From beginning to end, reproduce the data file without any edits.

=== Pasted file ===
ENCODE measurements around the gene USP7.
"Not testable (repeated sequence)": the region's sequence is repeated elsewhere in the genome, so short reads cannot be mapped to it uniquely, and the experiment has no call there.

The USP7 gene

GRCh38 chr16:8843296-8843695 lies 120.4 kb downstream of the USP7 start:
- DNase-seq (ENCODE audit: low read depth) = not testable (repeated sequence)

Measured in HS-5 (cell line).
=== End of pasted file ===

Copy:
ENCODE measurements around the gene USP7.
"Not testable (repeated sequence)": the region's sequence is repeated elsewhere in the genome, so short reads cannot be mapped to it uniquely, and the experiment has no call there.

The USP7 gene

GRCh38 chr16:8843296-8843695 lies 120.4 kb downstream of the USP7 start:
- DNase-seq (ENCODE audit: low read depth) = not testable (repeated sequence)

Measured in HS-5 (cell line).